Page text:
The Art of Black Dissent, Women’s Rights Activism, and Nasty Women New Haven

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The Art of Black Dissent, What Does Black Protest Look Like?, 2017, mixed media, 22″ x 30″

We were happy to participate in the Nasty Women New Haven exhibition last month at the Institute Library. As this initiative supports women’s rights, it intersects with our goal of racial justice.

It also encouraged us to consider how systemic gender bias has affected our collecting practices. When we reviewed our holdings, we found that most of the works were by male artists and depicted male subjects. This inequity especially troubled us because we oppose the widespread custom in the art markets as well as scholarly and museum spheres of preferential treatment for male artists.

Multiple factors contributed to our collusion in the disparity. As many of the objects in our collection relate to the 1960s, the tendencies of history colored our collecting practices. Scholarly accounts and documentary photography of the movement frequently spotlight men. Many of the signature photographs of the 1960s feature male leaders such as Dr. Martin Luther King, Jr., Malcolm X, Huey Newton, and Stokely Carmichael/Kwame Ture. Even today when artists appropriate those images and mix them with the new content they often re-inscribe gender imbalances in representation.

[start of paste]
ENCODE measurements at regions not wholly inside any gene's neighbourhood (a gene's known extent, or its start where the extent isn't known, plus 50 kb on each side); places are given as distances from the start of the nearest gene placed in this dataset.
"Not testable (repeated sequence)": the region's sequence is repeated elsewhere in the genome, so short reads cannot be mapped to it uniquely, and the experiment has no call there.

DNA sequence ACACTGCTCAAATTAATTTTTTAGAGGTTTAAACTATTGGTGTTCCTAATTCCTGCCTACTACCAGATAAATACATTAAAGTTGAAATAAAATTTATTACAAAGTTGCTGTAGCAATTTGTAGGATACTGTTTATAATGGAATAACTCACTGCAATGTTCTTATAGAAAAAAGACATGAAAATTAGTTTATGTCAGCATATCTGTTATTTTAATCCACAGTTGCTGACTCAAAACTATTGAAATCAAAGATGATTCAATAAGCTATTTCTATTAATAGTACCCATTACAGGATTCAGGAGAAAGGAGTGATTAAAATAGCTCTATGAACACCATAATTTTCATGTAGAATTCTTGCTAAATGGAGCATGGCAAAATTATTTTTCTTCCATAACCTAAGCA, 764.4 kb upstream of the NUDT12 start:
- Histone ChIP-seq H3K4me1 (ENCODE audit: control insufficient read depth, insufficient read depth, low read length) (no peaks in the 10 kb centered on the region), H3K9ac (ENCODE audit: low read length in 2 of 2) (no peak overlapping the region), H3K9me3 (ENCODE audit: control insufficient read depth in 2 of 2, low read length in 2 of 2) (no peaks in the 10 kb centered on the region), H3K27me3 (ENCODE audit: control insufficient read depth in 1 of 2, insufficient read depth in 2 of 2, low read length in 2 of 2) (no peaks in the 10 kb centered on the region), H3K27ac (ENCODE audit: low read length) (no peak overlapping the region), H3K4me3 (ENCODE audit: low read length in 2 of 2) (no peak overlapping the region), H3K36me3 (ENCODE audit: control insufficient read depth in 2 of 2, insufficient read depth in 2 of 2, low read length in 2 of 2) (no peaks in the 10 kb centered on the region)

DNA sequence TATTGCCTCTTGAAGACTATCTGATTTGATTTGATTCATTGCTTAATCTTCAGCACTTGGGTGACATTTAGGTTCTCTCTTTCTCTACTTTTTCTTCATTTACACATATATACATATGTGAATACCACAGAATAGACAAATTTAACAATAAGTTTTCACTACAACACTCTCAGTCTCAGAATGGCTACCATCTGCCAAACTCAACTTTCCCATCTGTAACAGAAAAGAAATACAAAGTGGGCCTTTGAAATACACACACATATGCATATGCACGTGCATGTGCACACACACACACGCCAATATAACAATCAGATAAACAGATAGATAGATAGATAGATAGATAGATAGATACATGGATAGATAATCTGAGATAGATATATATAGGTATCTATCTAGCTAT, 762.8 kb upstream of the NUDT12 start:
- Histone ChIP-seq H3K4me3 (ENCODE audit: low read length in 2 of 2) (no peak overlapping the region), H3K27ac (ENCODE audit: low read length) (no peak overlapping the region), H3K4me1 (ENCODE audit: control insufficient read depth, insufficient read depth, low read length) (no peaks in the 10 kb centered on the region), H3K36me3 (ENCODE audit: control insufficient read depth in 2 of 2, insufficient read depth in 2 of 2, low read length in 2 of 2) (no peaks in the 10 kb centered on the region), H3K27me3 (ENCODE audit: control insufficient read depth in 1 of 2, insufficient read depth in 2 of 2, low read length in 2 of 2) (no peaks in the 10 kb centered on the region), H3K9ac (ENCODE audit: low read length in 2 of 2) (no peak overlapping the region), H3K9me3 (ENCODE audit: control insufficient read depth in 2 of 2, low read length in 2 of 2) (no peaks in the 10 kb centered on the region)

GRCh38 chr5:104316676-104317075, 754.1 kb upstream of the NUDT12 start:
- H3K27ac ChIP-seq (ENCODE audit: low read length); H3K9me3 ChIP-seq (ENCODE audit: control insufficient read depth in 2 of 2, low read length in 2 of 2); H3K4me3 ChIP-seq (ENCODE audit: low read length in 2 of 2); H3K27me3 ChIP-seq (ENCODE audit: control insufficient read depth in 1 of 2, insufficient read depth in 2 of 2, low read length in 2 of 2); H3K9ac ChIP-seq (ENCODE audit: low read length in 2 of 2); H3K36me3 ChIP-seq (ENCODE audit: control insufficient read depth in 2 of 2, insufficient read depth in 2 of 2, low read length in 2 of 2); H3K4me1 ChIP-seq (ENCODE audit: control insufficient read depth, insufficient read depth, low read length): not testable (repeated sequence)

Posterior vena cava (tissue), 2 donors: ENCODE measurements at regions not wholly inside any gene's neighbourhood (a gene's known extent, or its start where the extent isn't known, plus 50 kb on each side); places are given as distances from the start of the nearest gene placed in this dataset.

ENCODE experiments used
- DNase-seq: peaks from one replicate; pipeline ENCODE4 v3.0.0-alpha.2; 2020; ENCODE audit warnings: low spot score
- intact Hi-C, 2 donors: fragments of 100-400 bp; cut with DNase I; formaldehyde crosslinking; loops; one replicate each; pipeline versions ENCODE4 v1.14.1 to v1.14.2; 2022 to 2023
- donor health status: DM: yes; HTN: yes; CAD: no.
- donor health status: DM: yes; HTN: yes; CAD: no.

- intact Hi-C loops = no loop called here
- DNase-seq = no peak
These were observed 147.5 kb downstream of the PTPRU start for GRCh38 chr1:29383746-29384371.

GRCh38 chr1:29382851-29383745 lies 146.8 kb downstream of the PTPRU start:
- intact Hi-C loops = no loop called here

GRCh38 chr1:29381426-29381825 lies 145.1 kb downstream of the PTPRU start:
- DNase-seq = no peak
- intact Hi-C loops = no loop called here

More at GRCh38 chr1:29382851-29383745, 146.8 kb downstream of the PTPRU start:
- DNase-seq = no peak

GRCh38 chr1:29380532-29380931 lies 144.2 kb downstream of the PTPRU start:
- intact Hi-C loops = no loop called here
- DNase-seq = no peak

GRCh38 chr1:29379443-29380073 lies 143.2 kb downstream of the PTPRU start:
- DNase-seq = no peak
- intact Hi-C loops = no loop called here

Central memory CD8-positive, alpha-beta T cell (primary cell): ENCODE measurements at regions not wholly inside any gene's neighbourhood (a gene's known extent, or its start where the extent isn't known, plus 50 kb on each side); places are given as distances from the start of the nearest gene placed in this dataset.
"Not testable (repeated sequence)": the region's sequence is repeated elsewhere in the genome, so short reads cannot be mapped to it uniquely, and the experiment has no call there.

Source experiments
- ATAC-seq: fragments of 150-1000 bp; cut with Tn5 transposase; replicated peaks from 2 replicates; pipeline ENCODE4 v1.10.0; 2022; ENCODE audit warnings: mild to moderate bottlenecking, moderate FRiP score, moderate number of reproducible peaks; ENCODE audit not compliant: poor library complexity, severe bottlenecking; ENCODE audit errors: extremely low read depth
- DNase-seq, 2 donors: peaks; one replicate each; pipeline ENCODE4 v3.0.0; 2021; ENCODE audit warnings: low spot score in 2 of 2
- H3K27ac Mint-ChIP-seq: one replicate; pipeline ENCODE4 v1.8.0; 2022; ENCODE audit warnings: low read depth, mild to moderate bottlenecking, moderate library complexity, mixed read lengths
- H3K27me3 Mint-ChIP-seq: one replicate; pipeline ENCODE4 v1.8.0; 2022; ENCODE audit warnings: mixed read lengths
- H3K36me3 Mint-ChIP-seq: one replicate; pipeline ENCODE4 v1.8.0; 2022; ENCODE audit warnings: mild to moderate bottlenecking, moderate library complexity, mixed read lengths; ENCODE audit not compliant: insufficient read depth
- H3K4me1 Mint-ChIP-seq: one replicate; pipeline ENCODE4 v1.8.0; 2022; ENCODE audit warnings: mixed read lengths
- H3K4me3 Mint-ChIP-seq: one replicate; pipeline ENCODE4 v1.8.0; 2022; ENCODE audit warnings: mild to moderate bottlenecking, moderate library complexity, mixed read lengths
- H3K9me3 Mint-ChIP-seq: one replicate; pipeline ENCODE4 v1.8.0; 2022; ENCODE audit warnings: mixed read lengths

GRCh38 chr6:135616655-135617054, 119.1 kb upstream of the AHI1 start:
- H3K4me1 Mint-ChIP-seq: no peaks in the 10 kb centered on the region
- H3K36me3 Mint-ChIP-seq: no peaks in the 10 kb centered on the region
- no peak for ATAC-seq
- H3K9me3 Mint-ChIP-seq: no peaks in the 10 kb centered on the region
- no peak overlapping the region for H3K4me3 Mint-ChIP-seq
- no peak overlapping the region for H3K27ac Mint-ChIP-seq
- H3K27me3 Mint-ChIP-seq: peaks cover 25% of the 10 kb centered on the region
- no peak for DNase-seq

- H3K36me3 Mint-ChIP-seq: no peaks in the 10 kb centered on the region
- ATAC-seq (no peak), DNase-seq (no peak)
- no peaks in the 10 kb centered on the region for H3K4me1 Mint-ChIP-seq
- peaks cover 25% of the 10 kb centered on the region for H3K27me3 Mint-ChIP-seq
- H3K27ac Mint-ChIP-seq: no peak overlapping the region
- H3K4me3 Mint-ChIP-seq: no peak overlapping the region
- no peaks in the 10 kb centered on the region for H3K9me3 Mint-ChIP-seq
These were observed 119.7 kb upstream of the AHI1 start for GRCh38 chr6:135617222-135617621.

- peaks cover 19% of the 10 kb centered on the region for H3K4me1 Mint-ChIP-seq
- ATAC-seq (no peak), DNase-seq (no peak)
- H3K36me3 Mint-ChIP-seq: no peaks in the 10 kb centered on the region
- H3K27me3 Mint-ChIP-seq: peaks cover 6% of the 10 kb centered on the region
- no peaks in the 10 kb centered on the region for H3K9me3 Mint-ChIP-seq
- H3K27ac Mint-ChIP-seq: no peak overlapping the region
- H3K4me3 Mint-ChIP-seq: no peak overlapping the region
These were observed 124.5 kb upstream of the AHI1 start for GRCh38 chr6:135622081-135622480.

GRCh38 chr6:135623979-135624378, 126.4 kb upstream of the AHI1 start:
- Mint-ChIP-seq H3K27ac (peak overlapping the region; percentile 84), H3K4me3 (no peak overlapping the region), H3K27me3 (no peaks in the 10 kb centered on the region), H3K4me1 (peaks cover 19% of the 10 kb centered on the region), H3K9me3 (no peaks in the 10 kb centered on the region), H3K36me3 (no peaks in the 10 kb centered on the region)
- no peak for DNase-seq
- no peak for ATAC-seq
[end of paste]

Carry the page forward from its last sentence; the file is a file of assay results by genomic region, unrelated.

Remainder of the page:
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Dalila Paola, Food Justice, 2016
giclee print, 8” x 10”

When we responded to the Nasty Women New Haven exhibition’s call for participation, we began tearing our way out of this web by purposefully acquiring more works by women artists and representations of women. This clarified vision now shapes our ongoing activities. Now that we’ve heightened our awareness of this habit of inequity, we’ve joined the growing trend to center the organizing and achievement of women leaders.

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